The ferry crew were very fast and efficient in getting everyone on and and off in a timely manner. There were two ferries working to shuttle all sorts of vehicles across the cold choppy channel. 

This very tall statute of electric bolts in a round-a-bout was impressive. The east side of Québec has at least five hydroelectric dams that I saw producing electricity for the country. Most of the roads I have been riding follow along either railroad tracks or transmission lines. Most likely those roads were the original construction/service roads for those industries.

Passing a tree farm I realized those were all christmas trees. Stopped for a photo and talked with one of the workers. He said they had over a millions trees at various stages of growth on the farm. Very impressive for a family operation.

Committed a major error today. Reached Québec City around four PM. Thought I could get in and out before rush hour started. WRONG! Promptly got lost on a detour. Could not figure out how to get to the bridge that would take me to the south side of the seaway. Could see the bridge, but because of the detours and one way streets, I could not get to it. Frustrating!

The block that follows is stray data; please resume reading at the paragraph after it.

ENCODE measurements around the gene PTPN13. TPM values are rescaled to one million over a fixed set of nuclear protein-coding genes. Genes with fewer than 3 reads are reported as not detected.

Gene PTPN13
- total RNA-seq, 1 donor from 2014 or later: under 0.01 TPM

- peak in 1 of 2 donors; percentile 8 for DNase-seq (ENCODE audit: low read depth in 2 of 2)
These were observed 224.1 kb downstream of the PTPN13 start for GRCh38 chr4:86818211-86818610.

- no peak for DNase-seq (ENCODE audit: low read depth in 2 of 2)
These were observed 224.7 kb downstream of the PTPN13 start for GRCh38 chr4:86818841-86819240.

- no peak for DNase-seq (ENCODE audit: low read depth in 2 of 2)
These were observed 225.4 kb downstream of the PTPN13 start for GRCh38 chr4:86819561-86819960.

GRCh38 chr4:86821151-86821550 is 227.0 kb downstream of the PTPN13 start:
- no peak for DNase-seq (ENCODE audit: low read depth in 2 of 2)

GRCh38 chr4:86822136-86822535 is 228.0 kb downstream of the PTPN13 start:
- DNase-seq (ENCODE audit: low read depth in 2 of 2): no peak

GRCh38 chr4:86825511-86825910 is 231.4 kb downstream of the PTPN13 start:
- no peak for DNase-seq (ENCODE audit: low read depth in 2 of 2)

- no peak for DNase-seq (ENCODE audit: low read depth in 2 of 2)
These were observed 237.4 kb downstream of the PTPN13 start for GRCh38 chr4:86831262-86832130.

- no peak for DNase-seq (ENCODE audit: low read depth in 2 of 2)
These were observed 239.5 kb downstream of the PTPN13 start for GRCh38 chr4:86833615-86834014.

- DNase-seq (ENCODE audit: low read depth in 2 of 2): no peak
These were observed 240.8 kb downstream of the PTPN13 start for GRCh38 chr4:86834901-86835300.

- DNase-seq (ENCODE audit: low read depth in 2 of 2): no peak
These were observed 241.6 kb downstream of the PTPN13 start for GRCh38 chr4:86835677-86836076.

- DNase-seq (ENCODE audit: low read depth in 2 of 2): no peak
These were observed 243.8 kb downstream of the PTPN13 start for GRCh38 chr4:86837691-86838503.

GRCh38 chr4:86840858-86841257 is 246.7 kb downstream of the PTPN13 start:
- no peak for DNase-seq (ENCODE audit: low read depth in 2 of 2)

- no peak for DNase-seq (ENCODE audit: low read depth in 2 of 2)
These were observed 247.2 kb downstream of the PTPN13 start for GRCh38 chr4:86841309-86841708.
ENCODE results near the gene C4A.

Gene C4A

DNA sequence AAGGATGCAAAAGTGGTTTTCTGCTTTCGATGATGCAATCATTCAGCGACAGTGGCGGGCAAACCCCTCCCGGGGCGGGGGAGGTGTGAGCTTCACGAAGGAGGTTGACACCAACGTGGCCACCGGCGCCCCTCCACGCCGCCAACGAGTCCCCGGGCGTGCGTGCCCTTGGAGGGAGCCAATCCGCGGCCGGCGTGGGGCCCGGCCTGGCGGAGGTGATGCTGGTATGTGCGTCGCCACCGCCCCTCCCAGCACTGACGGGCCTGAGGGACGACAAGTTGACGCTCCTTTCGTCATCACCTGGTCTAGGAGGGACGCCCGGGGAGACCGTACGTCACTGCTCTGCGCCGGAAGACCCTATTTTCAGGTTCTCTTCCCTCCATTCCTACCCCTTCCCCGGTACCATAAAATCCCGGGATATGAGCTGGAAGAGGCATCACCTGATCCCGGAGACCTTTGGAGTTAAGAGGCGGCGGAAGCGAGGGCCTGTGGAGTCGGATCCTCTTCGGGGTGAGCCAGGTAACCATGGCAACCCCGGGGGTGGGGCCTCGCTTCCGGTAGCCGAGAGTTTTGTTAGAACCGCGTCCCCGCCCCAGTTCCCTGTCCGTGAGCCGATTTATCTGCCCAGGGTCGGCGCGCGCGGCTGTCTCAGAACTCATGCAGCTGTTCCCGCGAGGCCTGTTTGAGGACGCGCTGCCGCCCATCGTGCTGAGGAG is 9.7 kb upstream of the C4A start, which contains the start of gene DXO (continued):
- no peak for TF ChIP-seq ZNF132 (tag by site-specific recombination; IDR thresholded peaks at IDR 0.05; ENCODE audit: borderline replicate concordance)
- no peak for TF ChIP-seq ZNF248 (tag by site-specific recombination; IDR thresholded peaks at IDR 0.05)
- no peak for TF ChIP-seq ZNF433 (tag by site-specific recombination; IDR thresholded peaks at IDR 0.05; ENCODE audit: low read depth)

Stopped and asked a stranger out walking if he spoke english and could he help me with directions. Turns out he is from Chile and was visiting his son's family here. Had a great conversation with Jose from Concepcion, Chile. He called his son who gave me directions over the phone. At least they got me pointed in the right direction. I was looking at the wrong bridge. The one I saw only went to a nearby island, not across the seaway.